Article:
The Withdrawal Agreement contained the Northern Ireland Protocol, which clarified how the introduction of a border between Northern Ireland and Great Britain would affect trade in goods and goods on the market. For cosmetic products, the NI Protocol means that EU legislation will continue to apply in Northern Ireland. Therefore, products placed in Northern Ireland will need to have an EU RP, which will have to appear on the product label and the products must be notified to the EU CPNP.
However, consideration has been given to those companies based in Northern Ireland who aim to supply products to the whole of the UK. In this case, the company can place products on both the UK and EU markets as long as they follow both sets of legislations.
Requirements for product claims in the UK
The UKCR, which is applicable in GB, is based on the same principles as the EU Cosmetics Regulation. This includes ensuring that all claims made about the product can be fully supported. In fact, the UKCR references the EU Regulation No 655/2013, which established the ‘Common Criteria’ for the justification of claims used in relation to cosmetic products. Therefore, all cosmetic claims made in the UK still need to take into consideration the principles of legal compliance, truthfulness, evidential support, honesty, fairness and informed decision-making. Should any of these principles be breached, the claim should not be made.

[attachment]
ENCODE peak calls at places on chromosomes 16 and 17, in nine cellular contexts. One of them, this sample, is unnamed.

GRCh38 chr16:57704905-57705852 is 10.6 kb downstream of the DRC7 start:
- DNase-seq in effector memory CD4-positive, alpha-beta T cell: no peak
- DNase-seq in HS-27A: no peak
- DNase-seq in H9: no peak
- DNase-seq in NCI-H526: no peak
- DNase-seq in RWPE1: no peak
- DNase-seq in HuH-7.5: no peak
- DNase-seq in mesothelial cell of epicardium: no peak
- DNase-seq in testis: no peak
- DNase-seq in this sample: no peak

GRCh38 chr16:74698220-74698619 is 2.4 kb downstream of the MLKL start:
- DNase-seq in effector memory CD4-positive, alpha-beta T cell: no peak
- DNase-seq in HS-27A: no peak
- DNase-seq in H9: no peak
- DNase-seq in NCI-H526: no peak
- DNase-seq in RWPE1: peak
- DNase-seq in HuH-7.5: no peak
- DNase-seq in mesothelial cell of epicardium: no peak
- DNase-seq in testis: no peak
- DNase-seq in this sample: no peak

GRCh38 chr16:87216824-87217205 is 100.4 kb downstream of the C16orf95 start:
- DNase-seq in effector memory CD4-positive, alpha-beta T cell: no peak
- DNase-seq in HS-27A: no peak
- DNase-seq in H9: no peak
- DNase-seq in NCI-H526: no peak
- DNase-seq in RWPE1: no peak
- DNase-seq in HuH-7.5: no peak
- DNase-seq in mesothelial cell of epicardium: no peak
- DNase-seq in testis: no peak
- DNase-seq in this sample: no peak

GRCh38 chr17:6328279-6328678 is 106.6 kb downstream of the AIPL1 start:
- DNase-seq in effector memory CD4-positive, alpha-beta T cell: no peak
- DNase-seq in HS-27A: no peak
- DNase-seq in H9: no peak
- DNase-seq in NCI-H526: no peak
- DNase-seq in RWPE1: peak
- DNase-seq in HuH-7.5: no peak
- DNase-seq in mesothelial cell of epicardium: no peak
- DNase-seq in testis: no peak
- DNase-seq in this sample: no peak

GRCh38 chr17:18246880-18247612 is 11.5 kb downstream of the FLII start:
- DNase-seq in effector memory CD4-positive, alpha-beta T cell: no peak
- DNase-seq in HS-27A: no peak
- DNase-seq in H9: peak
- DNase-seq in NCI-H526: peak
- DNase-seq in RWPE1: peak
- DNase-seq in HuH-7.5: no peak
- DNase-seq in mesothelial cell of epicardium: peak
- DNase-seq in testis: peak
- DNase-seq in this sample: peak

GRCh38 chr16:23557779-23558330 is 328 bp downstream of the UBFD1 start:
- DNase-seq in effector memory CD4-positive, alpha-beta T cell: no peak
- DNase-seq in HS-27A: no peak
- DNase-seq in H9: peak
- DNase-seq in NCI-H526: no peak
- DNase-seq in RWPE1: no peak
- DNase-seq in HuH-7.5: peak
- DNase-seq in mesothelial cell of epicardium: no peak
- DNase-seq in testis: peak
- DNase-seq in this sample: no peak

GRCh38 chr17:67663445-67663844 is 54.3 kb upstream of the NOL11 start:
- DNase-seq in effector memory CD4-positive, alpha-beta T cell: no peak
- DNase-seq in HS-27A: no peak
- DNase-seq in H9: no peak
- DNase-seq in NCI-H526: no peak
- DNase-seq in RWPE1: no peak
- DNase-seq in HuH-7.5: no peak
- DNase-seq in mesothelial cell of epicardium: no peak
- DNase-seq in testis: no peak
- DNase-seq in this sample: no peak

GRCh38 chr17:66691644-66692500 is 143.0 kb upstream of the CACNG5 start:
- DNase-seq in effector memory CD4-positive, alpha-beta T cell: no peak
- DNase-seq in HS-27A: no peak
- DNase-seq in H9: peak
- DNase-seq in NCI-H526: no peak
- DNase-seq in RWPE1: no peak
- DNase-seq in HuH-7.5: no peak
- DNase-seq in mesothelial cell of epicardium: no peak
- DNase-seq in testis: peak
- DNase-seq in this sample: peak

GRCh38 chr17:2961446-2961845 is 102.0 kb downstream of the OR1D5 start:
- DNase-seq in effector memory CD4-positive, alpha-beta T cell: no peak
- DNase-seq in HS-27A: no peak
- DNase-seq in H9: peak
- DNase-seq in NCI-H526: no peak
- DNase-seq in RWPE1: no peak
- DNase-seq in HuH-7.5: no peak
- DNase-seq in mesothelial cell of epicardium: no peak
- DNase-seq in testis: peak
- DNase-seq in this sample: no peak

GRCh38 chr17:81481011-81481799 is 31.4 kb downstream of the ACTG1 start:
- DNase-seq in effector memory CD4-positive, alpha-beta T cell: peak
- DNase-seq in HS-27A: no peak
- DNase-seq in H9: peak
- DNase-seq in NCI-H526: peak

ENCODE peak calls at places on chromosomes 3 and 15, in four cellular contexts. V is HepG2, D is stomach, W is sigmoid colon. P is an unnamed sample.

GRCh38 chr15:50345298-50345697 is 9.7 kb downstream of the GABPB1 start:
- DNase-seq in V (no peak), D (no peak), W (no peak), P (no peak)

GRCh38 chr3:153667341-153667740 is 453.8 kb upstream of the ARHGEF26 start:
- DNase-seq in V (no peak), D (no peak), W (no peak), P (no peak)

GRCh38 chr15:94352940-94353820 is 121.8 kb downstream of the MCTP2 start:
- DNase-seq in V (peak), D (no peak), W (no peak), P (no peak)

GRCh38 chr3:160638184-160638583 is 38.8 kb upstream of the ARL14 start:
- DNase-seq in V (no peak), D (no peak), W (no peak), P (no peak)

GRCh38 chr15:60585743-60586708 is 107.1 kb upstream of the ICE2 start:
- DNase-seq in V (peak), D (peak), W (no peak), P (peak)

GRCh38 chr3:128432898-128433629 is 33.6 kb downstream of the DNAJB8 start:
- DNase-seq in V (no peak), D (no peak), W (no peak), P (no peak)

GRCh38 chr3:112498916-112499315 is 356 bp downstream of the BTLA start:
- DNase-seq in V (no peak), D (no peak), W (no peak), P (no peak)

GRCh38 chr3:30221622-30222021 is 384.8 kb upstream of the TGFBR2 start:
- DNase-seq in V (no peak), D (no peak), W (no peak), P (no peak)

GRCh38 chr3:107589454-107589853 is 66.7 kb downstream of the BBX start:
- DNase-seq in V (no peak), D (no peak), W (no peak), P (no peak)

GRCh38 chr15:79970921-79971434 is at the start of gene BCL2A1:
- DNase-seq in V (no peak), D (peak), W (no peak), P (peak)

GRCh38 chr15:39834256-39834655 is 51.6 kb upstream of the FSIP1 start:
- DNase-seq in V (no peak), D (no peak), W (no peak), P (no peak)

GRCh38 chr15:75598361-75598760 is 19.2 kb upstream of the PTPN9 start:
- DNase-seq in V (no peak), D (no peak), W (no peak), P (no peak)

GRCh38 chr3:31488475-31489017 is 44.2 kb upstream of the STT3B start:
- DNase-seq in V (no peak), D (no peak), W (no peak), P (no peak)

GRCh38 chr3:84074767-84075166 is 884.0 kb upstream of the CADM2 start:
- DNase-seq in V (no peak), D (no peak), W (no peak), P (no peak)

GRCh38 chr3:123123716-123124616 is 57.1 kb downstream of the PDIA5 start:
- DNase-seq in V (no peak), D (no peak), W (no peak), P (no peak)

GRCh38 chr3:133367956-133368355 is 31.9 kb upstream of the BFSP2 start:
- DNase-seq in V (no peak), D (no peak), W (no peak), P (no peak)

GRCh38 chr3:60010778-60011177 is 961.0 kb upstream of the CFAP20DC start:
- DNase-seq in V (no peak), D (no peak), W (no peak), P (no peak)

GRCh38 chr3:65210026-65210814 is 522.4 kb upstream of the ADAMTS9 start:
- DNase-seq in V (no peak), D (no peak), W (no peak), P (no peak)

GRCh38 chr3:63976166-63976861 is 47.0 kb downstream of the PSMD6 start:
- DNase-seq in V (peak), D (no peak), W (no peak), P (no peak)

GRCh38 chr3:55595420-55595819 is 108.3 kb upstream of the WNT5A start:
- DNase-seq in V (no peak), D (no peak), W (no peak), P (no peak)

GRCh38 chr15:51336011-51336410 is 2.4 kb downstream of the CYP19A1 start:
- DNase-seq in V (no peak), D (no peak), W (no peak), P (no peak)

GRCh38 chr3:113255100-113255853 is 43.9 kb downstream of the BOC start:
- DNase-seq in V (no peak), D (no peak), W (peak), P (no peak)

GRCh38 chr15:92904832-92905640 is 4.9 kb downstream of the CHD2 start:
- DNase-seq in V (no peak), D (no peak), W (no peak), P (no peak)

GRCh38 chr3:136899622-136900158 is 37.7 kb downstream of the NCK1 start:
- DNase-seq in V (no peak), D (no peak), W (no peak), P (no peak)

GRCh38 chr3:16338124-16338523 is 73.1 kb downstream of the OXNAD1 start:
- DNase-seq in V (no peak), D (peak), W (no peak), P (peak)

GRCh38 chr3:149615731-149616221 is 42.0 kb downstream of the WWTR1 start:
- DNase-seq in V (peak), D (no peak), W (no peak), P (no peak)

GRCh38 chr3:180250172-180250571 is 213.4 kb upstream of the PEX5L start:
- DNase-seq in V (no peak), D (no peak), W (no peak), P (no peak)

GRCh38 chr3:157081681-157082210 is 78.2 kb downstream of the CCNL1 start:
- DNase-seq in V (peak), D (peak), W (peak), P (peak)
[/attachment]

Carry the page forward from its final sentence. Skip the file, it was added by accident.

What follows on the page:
A responsible industry
The cosmetics industry is innovative and agile, quickly responding to consumer demands and new trends. Claims are an important way for brands to highlight new benefits and technologies, setting their products apart from the rest. In addition to ensuring compliance with Article 20 of the UKCR and the Common Criteria Regulation, the cosmetics industry also has a responsibility to ensure that the consumer clearly understands what is meant by the claim, and that they understand not only what the claim is saying, but also how it is supported. To do this, it is important for brand owners to be transparent on their messages and the meaning of the claim, especially if the claim could have different meanings based on information that the consumer may find on social media.
CTPA has worked with industry in the development of guidance and support, including training events, to help companies make claims that will give consumers confidence in the industry.
Importantly, retaining consumer trust in cosmetic products and their claims is fundamental. Claims that question the safety of cosmetic ingredients and/or the efficacy of other products in the market do not enhance the reputation of the whole industry. These claims can lead consumers to look for advice and information about cosmetics from inaccurate sources. CTPA strongly advocates for companies to highlight the benefits and positive characteristics of their products helping consumers to choose based on their own lifestyle and personal preference and not based on safety. All cosmetic products, and their ingredients, made available to consumers anywhere in the world are subject to strict safety requirements, and the UK is no exception.
Claiming that a product is ‘free from’ certain ingredients which are legally allowed and proven to be safe can damage the reputation of our industry as a safe, well-regulated industry and make consumers unnecessarily fearful.